With enough funding, UNICEF hopes to reach 81 million people, including 48 million children with access to safe water, nutrition, education, health and protection.

‘Silent threat’ of malnutrition

UNICEF is particularly concerned about another slow-burning threat – malnutrition.

“Malnutrition is a silent threat to millions of children,” said the agency’s Director of Emergency Programmes, Manuel Fontaine, adding:

“The damage it does can be irreversible, robbing children of their mental and physical potential. In its worst form, severe malnutrition can be deadly.”

The UN agency fears that an estimated 7.5 million children will face severe acute malnutrition across the majority of appeal countries, including almost half a million each in north east Nigeria and Yemen.

The situation is further complicated due to unavailability of accurate information in parts of the Lake Chad basin due to lack of access because of continuing activities of Boko Haram militants.

In Yemen, the worst affected areas include the capital, Sana’a, where 78 per cent of children are chronically malnourished. Furthermore, many other areas have also seen growing deprivation, from Hodeida in the west to Taiz and now Aden to the south.

UNICEF’s Yemen Representative, Meritzell Relano termed the situation for children in Yemen “catastrophic”, with at least 10 million in need of some form of humanitarian assistance.

“Children are dying of malnutrition, that is for sure […] under-five mortality rate has increased to the point that we estimate that at least in 2016, 10,000 more children died of preventable diseases,” she said.

Challenges great but not insurmountable

The UN agency believes that as great as these challenges are, they’re not insurmountable.

Thanks to donors, UNICEF saved lives every day in 2016, providing water to 13.6 million people, protection from measles to more than nine million children, education to over six million, and treatment for severe acute malnutrition to 2.2 million, in the first ten months of the year.

AUDIO: UNICEF seeks $3.3 billion in emergency aid

Clashes in north-eastern South Sudan halt UN migration agency’s humanitarian work

31 January 2017 – Thousands of people in need of aid in South Sudan’s Upper Nile area will have to wait indefinitely, after fighting forced the United Nations migration agency to suspend humanitarian activities in the area.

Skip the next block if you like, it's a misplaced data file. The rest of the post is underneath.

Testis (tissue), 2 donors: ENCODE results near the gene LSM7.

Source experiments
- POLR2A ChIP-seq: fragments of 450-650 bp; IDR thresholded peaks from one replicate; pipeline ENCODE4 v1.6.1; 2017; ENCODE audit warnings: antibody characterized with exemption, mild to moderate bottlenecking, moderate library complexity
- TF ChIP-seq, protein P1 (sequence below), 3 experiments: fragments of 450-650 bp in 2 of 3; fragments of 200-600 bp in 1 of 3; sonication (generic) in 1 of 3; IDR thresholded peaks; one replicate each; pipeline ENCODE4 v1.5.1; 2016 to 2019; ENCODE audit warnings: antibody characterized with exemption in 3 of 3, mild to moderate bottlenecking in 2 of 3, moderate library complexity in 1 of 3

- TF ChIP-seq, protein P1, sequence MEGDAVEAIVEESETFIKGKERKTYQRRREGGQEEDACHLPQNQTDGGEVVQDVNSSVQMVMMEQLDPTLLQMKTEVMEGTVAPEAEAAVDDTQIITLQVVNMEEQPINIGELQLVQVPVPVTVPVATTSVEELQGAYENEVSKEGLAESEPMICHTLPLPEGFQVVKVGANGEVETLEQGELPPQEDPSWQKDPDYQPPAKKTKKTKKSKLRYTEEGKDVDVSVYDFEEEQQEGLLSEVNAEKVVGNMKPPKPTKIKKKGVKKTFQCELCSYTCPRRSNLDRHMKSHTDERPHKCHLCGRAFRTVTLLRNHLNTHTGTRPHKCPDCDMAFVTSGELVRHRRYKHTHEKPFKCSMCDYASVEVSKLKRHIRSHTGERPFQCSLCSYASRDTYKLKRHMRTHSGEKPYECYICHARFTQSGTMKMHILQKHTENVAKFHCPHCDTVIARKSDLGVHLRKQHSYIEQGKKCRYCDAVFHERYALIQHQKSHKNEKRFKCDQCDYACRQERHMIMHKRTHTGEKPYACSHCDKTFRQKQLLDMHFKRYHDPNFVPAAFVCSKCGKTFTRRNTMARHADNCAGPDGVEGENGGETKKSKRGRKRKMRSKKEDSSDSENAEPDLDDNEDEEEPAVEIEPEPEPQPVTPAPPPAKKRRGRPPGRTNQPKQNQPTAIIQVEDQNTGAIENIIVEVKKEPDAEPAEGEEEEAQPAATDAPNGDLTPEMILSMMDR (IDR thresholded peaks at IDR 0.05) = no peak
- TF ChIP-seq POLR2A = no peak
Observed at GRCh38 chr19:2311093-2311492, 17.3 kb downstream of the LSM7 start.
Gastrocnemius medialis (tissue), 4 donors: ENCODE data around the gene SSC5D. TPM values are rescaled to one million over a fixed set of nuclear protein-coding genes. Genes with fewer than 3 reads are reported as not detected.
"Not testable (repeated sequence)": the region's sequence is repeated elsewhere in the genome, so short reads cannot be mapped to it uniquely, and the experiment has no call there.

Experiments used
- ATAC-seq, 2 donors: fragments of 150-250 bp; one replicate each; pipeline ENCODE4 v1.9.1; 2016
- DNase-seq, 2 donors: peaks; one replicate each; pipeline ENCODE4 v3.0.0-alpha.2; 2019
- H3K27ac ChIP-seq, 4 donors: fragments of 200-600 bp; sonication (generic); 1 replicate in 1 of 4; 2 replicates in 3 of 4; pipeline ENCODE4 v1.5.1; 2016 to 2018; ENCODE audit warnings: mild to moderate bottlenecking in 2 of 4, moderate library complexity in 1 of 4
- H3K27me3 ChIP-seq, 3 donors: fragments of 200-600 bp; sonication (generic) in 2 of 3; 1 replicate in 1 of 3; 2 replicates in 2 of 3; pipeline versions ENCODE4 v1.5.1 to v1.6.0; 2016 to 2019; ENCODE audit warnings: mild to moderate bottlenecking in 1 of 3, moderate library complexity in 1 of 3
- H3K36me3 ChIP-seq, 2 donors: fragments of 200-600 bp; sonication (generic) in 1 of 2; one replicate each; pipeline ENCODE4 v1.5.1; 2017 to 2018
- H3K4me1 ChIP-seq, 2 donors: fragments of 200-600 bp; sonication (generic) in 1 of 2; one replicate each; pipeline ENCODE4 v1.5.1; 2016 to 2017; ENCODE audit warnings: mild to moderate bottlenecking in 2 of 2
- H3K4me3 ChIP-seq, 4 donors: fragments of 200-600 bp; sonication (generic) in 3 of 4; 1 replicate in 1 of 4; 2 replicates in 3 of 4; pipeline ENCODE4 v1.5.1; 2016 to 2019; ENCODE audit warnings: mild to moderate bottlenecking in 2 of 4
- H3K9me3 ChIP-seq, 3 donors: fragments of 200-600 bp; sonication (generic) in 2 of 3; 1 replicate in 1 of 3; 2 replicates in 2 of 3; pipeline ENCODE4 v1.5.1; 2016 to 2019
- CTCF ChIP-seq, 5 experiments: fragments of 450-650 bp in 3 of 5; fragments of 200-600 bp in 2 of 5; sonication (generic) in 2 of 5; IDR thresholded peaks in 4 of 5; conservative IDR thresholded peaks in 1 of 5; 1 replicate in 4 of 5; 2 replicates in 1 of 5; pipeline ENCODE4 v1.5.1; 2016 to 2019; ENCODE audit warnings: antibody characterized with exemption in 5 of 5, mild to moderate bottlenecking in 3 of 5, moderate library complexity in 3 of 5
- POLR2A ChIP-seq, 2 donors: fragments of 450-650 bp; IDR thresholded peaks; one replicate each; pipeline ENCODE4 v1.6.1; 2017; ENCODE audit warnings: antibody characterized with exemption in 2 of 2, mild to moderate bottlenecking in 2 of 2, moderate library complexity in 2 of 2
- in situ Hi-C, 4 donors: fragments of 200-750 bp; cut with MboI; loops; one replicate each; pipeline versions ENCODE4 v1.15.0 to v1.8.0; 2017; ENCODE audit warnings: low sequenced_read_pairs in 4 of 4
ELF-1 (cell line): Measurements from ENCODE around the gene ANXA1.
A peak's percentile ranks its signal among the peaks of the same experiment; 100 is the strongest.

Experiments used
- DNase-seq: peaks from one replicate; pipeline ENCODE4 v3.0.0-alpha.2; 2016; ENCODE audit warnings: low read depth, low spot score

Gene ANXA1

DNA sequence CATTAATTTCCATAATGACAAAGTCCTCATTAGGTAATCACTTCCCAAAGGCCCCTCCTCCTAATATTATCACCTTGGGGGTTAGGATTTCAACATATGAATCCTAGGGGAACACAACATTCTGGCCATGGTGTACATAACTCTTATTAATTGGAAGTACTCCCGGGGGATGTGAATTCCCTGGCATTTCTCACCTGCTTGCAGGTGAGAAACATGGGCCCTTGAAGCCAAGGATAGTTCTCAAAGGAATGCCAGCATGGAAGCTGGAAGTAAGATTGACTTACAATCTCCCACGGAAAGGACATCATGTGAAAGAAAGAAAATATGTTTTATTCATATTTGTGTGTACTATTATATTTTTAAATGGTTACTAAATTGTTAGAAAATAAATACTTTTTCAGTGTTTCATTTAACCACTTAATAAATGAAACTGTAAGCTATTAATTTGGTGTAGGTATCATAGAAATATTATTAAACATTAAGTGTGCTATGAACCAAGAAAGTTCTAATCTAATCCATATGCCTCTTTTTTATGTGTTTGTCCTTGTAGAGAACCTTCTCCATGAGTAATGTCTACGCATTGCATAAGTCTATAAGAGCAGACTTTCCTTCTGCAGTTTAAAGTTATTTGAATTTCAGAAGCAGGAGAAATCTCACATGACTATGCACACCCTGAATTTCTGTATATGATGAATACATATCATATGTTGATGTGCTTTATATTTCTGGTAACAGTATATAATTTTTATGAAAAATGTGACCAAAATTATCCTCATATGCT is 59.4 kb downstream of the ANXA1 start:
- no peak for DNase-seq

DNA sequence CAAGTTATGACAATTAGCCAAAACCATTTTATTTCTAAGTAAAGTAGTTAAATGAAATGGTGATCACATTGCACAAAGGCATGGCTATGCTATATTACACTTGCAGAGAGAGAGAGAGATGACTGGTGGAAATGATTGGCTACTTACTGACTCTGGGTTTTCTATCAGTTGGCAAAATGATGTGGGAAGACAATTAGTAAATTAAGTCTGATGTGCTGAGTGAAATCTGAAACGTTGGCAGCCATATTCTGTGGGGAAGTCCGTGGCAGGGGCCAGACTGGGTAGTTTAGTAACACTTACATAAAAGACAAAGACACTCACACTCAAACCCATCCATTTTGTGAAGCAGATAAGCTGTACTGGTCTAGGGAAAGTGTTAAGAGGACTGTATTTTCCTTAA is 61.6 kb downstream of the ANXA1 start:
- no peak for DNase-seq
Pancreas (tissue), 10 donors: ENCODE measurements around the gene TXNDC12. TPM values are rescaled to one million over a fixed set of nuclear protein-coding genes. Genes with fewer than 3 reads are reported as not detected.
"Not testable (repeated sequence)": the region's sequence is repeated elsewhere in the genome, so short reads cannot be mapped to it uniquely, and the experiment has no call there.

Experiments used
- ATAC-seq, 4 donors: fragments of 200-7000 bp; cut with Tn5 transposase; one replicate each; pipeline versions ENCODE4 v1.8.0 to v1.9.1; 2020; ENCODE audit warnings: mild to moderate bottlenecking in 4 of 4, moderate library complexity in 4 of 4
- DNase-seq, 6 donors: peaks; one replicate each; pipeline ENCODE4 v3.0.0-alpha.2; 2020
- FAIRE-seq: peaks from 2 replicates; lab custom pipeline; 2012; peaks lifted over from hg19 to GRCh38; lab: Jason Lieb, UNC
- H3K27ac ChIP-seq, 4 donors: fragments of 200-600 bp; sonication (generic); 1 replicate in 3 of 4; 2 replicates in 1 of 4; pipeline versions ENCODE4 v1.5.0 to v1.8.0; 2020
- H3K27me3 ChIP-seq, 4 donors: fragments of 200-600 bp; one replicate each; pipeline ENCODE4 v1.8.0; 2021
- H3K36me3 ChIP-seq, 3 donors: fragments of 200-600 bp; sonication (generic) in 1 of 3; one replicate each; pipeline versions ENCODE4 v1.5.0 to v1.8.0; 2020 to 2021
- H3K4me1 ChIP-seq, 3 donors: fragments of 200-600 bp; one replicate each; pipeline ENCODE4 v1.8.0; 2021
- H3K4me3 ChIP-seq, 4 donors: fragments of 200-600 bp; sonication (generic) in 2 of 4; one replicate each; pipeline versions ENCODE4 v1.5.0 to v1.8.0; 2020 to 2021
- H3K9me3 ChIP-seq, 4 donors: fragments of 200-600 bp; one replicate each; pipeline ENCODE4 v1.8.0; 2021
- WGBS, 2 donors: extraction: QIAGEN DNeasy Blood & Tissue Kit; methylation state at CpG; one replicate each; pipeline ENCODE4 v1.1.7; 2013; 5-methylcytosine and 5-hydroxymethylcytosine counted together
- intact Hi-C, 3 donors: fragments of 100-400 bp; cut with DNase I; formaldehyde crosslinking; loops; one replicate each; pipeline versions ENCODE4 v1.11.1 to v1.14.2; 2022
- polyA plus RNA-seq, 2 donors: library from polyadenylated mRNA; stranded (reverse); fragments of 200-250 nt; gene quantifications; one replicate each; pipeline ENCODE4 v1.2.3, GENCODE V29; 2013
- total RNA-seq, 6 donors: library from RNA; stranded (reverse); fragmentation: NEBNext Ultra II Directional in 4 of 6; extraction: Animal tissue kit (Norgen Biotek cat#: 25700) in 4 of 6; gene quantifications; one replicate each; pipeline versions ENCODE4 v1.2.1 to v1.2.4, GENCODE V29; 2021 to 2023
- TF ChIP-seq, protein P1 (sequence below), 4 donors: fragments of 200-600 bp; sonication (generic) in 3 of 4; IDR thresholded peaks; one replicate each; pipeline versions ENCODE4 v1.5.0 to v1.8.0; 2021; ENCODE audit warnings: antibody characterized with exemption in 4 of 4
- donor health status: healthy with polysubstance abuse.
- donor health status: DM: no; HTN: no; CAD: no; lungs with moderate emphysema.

&#8220Violence in Upper Nile has once again hindered the ability of IOM and other relief agencies to provide assistance to populations seriously in need,&#8221 said the International Organization for Migration’s (IOM) South Sudan Chief of Mission, William Barriga. &#8220Civilians will undoubtedly suffer as sporadic fighting makes it more difficult for aid workers to deliver services.&#8221

In addition to aid, the agency was in the process of registering people to receive supplies, when clashes between the Government and opposition forces forced everyone to evacuate. An estimated 2,000 to 3,000 people remained in line when the team was forced to flee.

According to IOM, clashes reached Wau Shilluk on 27 January, just as a 14-person team from the UN agency was about to resume registration. A partner organization, which provides aid, was with UN agency at the time.

Wau Shilluk is located north-eastern South Sudan, across the White Nile River from Malakal town. Malakal was one of South Sudan’s largest urban areas before the current crisis and home to more than 33,000 internally displaced persons (IDPs) who are sheltering at the protection of civilians (PoC) site, said IOM.

The UN Mission in South Sudan (UNMISS) yesterday condemned the latest fighting and urged all parties to protect civilians.

Yemen: UN envoy condemns attack on building used to monitor cessation of hostilities

30 January 2017 – The United Nations envoy for Yemen strongly condemned today the attack on the De-escalation and Coordination Committee building, which regularly houses UN Staff, in Dhahran Al-Janoub, which is in Saudi Arabia near the Yemeni border.

“It is especially tragic that this attack took place at a point in time where we are calling for a restoration of the cessation of hostilities,” UN Special Envoy for Yemen Ismail Ould Cheikh Ahmed said.